Who Can You Trust?

by Ed Meyer

posted on December 23, 2008 in General Discussion, News | No Comments >>

Nearly a half-million dollars from hundreds of betting accounts is in limbo after a New Hampshire rebate shop declared bankruptcy.

The Hinsdale Greyhound Racing Association, which handled significantly more money on Thoroughbred racing as a rebate shop than dog racing, filed for Chapter 7 bankruptcy on Monday. The filing lists hundreds of bettors, including Herschel Bird who is owed $138,150, as creditors.

Creditors believed to be bettors are owed more than $450,000. Another listed creditor is well-known horse racing author and handicapper Andy Beyer, who could be out $20,440.

“I’ve already written that money off,” Beyer said. “I don’t expect to ever see it again.”

Like many bettors at the New Hampshire rebate shop, Beyer was committed to keeping his money in the pari-mutuel pools. Besides supporting the industry, Beyer thought his money would be safe with a licensed operator, compared with an offshore bookmaker.

“I’ve always been wary of the offshore operations. You don’t know if they are going to be there from one day to the next,” Beyer said. “I thought they were too dangerous.”

Joe Riddell, a co-owner of Premier Turf Club, a licensed advance-deposit wagering outlet based in North Dakota, said a major selling point licensed ADWs have in customer competition with off-shore bookmakers is stability. The Hinsdale bankruptcy, specifically its lack of protection of bettors’ funds, has shaken many top bettors.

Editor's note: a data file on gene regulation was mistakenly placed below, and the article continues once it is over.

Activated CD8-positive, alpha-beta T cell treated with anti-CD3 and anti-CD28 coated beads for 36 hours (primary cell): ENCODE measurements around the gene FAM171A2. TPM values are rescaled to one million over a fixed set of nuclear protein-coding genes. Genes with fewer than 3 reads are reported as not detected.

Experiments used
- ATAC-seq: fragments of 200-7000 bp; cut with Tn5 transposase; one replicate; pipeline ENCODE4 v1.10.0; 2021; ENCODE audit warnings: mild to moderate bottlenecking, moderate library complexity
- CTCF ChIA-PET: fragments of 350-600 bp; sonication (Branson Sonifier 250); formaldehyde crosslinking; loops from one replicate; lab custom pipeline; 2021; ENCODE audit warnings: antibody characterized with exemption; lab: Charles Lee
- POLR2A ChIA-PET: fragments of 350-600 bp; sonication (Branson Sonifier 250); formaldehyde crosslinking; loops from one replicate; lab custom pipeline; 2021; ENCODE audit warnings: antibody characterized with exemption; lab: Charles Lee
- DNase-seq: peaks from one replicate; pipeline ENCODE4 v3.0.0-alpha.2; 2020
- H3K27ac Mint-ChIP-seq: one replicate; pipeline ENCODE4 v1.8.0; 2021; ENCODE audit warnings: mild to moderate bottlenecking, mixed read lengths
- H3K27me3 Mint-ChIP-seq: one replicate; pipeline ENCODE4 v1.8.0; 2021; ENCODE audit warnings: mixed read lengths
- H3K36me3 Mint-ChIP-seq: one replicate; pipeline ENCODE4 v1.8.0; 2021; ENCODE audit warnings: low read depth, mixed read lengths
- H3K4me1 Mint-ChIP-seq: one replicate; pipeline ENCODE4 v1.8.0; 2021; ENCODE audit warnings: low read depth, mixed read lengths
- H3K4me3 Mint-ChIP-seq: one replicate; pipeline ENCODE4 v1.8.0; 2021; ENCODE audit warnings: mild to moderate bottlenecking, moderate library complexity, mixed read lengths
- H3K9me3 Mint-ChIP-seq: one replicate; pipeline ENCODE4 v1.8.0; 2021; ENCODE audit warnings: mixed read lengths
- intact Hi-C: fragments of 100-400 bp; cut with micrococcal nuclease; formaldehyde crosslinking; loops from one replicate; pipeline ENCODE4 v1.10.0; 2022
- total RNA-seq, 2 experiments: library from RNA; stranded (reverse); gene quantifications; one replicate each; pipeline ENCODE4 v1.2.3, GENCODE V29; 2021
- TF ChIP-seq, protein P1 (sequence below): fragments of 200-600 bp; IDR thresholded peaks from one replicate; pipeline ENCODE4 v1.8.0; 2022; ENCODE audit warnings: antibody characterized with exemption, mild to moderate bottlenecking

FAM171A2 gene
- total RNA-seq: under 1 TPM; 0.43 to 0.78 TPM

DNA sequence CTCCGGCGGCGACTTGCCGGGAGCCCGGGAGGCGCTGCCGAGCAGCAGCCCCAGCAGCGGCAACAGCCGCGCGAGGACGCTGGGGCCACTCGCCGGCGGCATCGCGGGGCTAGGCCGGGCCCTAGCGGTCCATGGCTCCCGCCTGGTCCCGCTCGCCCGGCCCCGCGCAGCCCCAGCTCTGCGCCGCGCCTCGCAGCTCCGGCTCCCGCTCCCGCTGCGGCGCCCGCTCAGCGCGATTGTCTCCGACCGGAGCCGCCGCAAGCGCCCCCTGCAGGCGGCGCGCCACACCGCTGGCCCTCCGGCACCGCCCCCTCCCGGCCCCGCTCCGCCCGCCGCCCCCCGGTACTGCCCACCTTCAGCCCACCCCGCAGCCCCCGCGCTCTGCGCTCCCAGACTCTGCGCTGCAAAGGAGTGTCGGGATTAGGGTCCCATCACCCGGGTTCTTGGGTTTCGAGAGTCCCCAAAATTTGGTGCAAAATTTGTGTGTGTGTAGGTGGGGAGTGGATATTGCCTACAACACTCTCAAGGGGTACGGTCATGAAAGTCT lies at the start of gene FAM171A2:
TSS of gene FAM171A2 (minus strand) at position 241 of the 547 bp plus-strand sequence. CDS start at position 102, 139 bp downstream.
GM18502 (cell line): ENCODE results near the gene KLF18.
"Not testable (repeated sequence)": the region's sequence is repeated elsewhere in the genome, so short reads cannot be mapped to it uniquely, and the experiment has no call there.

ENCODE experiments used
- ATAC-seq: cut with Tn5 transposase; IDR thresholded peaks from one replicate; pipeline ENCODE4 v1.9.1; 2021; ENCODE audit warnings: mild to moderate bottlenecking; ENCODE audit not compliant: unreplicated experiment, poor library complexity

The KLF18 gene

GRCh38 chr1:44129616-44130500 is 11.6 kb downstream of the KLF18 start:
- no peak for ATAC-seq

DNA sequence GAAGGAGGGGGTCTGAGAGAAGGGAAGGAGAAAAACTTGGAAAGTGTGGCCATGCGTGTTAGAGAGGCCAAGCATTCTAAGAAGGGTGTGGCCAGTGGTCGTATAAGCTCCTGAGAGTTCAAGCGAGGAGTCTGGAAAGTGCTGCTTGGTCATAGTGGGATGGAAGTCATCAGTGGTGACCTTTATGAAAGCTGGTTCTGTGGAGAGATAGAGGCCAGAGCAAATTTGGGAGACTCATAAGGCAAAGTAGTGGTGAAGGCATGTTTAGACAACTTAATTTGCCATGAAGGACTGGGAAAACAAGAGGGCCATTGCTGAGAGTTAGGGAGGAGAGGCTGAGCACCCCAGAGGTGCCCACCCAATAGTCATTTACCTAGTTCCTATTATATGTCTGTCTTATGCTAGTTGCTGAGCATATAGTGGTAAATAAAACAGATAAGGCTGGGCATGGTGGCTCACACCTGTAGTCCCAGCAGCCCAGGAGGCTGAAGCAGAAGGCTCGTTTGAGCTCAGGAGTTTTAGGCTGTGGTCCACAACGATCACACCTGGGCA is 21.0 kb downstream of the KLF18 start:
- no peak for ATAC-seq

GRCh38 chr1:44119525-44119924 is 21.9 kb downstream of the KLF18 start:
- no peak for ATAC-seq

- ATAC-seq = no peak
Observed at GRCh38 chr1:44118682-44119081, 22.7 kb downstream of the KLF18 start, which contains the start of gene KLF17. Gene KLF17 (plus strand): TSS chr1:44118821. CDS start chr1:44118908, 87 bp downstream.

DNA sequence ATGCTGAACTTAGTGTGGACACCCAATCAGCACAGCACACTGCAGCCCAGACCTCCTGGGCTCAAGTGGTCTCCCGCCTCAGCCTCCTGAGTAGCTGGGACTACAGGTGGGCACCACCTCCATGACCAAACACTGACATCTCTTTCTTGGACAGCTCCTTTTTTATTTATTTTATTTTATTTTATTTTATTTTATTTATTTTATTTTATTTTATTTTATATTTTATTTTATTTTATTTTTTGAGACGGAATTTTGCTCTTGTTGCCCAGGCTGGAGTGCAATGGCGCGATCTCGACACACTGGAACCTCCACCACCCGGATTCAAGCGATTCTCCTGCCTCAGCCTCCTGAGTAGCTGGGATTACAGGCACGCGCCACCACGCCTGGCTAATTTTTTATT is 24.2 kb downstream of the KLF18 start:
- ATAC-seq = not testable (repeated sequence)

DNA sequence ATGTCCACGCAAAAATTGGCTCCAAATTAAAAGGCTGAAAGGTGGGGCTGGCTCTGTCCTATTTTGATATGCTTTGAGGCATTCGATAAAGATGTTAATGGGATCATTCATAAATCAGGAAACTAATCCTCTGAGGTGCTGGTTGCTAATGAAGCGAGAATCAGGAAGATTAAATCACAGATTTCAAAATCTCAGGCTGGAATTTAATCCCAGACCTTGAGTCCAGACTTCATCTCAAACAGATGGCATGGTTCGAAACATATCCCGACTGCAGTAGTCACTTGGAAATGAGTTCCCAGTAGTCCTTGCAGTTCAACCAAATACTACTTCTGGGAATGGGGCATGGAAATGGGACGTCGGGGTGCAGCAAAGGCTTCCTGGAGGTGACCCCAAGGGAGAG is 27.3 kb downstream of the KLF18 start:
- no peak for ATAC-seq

“We’ve received a lot of phone calls. People are really concerned,” Riddell said. “This has to be addressed.”

While Premier Turf Club players were reassured, Riddell said host tracks often take months to pay off winning wagers, leaving ADW companies to make up the difference until the cash arrives. Just this month his company received some April payouts.

A similar situation was documented in the November 2006 New York Racing Association bankruptcy. In that instance, several ADWs were owed money. At the time, Riddell advocated a system in which all ADW fees owed to tracks and all winnings owed to ADWs would be squared each week.

“Nothing has changed,” Riddell said.

In one of its first motions in United States Bankruptcy Court, District of New Hampshire, Hinsdale asked to be excluded from paying any creditors with $10 or less in their accounts. This would represent 288 customers who will never see their money.

Many bettors are owed significantly more. While a deal could be struck to return some of that money, affected bettors are in for a long wait until a plan is reached. Even then, as Beyer said, “I’m not holding my breath.”

Through December 13, Hinsdale has handled $22,250,089 in simulcast Thoroughbred wagers. That figure is down 34.8% from $34,136,602 during the same period last year.

Several of Hinsdale’s biggest bettors—including Bird—list Nevada addresses. Nevada residents are not permitted to wager through out-of-state ADW providers.

The New Hampshire Racing and Charitable Gaming Commission and lawyers representing Hinsdale were not immediately available for comment.